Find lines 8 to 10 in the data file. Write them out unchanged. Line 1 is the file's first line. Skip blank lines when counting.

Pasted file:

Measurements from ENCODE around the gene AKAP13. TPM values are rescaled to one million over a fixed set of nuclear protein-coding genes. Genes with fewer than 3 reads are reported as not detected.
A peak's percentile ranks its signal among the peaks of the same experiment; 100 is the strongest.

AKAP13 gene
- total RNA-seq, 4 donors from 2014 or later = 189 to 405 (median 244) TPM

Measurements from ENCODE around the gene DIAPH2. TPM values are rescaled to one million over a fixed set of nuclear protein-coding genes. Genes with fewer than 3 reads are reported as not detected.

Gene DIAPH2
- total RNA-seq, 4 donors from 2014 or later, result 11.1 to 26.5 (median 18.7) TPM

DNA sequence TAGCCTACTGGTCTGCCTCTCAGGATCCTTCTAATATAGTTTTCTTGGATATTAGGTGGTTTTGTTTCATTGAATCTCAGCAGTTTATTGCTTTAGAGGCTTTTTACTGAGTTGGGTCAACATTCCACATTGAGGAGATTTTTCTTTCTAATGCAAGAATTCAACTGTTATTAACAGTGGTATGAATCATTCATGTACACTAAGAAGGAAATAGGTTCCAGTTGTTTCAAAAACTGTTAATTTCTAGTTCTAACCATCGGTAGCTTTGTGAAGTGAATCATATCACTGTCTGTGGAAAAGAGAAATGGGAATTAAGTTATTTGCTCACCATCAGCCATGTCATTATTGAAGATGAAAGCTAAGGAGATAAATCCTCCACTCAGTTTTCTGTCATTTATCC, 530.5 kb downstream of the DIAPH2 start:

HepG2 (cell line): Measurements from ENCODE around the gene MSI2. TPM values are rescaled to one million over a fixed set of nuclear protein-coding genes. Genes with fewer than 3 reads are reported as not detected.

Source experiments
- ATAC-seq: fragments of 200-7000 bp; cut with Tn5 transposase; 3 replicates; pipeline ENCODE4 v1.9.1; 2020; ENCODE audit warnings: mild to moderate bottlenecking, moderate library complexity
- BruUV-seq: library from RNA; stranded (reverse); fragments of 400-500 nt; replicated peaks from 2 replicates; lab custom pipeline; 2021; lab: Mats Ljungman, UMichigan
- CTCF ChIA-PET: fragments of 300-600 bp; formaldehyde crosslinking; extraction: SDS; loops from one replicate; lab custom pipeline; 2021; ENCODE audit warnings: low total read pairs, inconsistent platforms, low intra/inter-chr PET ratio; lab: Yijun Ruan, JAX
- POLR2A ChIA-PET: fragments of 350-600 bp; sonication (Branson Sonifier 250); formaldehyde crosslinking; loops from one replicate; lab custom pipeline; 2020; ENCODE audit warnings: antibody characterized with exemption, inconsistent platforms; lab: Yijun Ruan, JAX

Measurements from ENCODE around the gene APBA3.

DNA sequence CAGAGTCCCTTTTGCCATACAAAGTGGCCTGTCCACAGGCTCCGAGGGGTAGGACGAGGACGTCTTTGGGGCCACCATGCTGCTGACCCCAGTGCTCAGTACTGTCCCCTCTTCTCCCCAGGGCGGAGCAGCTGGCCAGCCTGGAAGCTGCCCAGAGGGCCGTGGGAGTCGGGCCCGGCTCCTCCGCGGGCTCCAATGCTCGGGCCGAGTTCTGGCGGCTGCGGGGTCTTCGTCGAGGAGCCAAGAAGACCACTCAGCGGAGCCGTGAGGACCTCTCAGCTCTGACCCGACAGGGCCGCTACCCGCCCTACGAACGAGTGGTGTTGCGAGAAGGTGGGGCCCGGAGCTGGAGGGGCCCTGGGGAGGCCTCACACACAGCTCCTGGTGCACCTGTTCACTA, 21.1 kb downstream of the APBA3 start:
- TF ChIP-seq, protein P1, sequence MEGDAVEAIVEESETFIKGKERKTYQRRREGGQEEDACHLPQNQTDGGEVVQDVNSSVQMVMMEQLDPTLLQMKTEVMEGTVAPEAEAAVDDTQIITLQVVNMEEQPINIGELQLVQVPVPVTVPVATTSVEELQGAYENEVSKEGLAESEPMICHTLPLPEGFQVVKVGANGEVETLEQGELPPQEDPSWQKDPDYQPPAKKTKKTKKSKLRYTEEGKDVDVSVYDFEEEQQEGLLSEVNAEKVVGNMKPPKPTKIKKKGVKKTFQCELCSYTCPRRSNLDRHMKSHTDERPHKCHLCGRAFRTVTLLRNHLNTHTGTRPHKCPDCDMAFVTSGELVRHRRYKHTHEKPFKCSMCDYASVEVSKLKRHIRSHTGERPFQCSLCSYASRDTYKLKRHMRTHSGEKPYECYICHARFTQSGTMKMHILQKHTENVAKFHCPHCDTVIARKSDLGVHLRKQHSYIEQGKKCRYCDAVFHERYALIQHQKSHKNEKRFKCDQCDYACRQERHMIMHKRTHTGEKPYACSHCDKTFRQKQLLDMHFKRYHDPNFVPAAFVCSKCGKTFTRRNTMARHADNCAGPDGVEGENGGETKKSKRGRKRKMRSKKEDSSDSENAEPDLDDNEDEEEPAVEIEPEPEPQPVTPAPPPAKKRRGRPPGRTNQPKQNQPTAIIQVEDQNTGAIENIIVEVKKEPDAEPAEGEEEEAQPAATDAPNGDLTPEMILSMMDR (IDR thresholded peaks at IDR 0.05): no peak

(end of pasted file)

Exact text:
DNA sequence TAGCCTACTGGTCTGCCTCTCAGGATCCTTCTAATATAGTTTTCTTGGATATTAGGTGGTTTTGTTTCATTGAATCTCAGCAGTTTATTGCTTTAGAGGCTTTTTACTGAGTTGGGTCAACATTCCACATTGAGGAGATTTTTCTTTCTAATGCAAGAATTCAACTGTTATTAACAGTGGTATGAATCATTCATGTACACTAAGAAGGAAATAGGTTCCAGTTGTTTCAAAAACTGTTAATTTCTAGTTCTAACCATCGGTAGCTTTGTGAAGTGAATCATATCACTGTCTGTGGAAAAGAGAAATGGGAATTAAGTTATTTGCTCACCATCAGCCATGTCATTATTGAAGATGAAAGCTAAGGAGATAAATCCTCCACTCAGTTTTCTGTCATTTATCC, 530.5 kb downstream of the DIAPH2 start:

HepG2 (cell line): Measurements from ENCODE around the gene MSI2. TPM values are rescaled to one million over a fixed set of nuclear protein-coding genes. Genes with fewer than 3 reads are reported as not detected.

Source experiments